Journal of Humanitarian Affairs

Edited by Fernando Espada, Juliano Fiori, Duncan McLean, Tanja Müller, Michaël Neuman, Róisín Read, Isabelle Schläpfer, Gemma Sou, Bertrand Taithe

Journal of Humanitarian Affairs
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Journal Information

  • ISSN: 2515-6411 (Online)
  • Frequency: triannual


The Journal of Humanitarian Affairs is an exciting, new open access journal hosted jointly by The Humanitarian Affairs Team at Save the Children UK, and Centre de Réflexion sur l’Action et les Savoirs Humanitaires MSF (Paris) and the Humanitarian and Conflict Response Institute at the University of Manchester. It will contribute to current thinking around humanitarian governance, policy and practice with academic rigour and political courage. The journal will challenge contributors and readers to think critically about humanitarian issues that are often approached from reductionist assumptions about what experience and evidence mean. It will cover contemporary, historical, methodological and applied subject matters and will bring together studies, debates and literature reviews. The journal will engage with these through diverse online content, including peer reviewed articles, expert interviews, policy analyses, literature reviews and ‘spotlight’ features.

Our rationale can be summed up as follows: the sector is growing and is facing severe ethical and practical challenges. The Journal of Humanitarian Affairs will provide a space for serious and inter-disciplinary academic and practitioner exchanges on pressing issues of international interest.

The journal aims to be a home and platform for leading thinkers on humanitarian affairs, a place where ideas are floated, controversies are aired and new research is published and scrutinised. Areas in which submissions will be considered include humanitarian financing, migrations and responses, the history of humanitarian aid, failed humanitarian interventions, media representations of humanitarianism, the changing landscape of humanitarianism, the response of states to foreign interventions and critical debates on concepts such as resilience or security.

Editorial Board



Fernando Espada, Save the Children

Juliano Fiori, Save the Children

Duncan McLean, MSF Switzerland – UREPH

Tanja Müller, University of Manchester

Michaël Neuman, MSF-CRASH

Róisín Read, University of Manchester

Isabelle Schläpfer, University of Manchester

Gemma Sou, University of Manchester and RMIT University

Bertrand Taithe, University of Manchester

Managing Editor

Isabelle Schläpfer, Humanitarian and Conflict Institute, University of Manchester, Manchester, M13 9PL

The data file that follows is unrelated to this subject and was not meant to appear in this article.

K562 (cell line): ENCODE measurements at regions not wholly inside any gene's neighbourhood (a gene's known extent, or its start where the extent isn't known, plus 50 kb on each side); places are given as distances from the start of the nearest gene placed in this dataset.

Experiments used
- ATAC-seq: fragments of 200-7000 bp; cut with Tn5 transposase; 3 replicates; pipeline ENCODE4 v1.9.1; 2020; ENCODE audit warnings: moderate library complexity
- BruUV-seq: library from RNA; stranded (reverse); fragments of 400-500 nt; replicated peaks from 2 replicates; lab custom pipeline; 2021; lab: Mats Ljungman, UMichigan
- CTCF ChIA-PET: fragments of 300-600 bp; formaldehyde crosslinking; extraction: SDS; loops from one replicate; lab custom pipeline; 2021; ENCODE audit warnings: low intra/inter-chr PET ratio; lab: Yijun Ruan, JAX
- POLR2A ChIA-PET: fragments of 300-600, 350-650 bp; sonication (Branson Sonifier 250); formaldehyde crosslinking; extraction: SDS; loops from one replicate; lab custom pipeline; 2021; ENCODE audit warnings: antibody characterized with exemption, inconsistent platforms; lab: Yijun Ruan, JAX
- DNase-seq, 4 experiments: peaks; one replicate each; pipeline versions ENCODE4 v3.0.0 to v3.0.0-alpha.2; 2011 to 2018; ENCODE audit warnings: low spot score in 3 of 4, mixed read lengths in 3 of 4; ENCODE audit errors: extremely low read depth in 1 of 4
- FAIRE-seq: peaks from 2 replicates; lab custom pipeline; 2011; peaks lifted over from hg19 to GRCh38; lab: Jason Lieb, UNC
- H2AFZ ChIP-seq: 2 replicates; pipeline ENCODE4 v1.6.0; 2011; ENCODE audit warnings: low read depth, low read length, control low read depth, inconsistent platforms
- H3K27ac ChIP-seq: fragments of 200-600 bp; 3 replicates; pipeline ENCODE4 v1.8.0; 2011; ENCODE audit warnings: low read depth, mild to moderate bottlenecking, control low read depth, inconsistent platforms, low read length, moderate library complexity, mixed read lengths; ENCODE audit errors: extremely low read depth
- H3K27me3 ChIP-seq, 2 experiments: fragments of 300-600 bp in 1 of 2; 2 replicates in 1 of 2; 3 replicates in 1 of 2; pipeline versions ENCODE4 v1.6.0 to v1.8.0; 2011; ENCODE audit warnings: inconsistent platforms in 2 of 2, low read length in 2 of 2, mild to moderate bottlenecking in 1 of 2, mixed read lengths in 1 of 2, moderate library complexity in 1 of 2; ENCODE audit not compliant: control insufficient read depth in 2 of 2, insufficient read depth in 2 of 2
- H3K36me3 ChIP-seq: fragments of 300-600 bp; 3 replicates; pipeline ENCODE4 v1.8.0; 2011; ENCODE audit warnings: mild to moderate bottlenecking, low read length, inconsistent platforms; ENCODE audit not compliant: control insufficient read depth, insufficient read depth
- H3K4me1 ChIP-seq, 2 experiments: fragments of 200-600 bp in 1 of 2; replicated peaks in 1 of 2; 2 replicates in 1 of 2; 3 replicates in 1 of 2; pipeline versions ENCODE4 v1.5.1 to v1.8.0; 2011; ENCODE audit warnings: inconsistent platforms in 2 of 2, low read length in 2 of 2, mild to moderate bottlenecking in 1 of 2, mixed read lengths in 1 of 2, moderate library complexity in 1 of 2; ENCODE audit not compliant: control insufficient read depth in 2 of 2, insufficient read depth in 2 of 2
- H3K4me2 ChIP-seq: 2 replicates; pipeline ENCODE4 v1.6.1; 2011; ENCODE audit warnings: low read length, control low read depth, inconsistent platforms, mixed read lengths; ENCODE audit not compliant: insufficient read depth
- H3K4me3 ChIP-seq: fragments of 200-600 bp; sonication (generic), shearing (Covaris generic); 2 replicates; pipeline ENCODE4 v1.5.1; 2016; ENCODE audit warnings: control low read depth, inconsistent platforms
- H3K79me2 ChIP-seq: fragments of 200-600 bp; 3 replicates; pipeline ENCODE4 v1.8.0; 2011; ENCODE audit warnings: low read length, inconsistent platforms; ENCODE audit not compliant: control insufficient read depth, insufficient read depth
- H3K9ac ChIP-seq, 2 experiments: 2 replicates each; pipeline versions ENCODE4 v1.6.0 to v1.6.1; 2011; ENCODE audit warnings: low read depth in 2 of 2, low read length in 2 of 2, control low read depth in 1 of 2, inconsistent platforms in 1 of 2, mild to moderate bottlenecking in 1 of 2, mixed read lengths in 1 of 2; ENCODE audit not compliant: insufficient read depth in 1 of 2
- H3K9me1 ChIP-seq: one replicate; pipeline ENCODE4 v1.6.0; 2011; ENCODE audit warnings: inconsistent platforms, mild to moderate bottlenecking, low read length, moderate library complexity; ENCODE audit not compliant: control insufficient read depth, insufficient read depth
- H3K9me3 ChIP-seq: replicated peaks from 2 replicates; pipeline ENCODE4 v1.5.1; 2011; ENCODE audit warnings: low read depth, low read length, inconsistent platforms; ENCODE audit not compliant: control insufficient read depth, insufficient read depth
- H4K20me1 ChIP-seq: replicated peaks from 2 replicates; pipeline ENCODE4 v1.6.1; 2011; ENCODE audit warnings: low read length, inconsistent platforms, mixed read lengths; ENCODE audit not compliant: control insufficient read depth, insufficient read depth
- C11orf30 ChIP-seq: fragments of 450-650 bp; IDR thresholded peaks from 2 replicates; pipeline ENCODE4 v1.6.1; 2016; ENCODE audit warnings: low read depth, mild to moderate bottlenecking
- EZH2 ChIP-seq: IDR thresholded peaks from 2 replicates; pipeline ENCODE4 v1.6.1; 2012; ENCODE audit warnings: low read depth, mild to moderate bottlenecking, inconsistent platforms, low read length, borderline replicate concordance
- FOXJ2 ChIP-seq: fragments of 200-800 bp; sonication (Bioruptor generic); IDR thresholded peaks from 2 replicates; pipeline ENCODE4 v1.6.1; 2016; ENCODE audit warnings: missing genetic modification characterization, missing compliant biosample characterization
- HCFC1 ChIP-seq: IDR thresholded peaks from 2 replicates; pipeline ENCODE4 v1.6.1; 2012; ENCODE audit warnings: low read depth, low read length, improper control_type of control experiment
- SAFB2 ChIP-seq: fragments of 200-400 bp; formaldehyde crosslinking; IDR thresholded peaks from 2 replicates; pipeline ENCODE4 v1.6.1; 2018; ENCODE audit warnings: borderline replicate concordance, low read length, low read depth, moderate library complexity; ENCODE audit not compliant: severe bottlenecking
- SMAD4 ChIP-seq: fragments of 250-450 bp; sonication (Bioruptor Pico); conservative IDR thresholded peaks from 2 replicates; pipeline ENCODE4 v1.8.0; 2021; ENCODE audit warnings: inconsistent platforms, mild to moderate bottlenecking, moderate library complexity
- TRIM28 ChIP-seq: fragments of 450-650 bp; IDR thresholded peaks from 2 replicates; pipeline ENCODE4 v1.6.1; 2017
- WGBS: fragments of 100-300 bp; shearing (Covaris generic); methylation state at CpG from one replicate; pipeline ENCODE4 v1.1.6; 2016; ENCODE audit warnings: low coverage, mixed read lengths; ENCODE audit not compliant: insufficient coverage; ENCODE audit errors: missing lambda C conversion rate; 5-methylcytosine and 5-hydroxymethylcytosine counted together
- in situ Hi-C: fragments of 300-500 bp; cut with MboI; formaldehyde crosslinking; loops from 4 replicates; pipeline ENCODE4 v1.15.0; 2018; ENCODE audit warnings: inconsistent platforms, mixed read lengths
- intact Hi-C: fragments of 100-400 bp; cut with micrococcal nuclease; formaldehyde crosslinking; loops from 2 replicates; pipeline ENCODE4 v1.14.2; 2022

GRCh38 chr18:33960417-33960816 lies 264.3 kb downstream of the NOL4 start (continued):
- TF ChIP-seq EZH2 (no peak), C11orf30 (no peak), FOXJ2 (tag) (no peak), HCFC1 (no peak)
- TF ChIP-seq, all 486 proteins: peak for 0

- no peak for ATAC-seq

Email: [email protected]

Advisory Board

Sharon Abramowitz, The State University of New Jersey

Heba Aly, The New Humanitarian

Urvashi Aneja, Jindal School of International Affairs

Laetitia Atlani Duault, IRD – Paris University / FMSH / Columbia University

John Borton, HPG, Overseas Development Institute

Jeff Crisp, Refugee Studies Centre, University of Oxford, and Chatham House

Samir Elhawary, OCHA

Elena Fiddian-Qasmiyeh, University of College London

Dorothea Hilhorst, International Institute of Social Studies, Erasmus University Rotterdam

Shani Orgad, London School of Economics and Political Science

David Rieff, non-fiction writer and journalist


The editors encourage the submission of inter-disciplinary papers that challenge and advance the growing area of Humanitarian Affairs. Details of the types of articles, including extent, themes and approach are below. Articles should be prepared according to the journal’s guidelines and authors can review the author resources area for more information on how to write and prepare their article and other MUP policies.

Online submissions are made via the JHA ScholarOne website:

Journal of Humanitarian Affairs is an Open Access journal. No fee is payable by the author or their institution to submit or publish in the journal.

Types of articles

Research article

Maximum extent 7,000 words including abstract and bibliography.

Original research articles are encouraged on any aspect of humanitarianism, encompassing both theoretical and/or practice-based issues. Articles should advance knowledge about the field of humanitarianism, including articles on the broader implications of the topic as well as those focused more narrowly on specific case studies, practices or concepts. The humanitarian sector is rapidly changing and faces a range of ethical, political and practical challenges. Therefore, the editors welcome original research contributions which critically engage with how these challenges are being negotiated in theory and in practice. In turn, contributions will draw from a range of disciplinary perspectives, including, but not limited to, anthropology, cultural studies, economics, law, history, organisational studies, philosophy, politics, public health and sociology.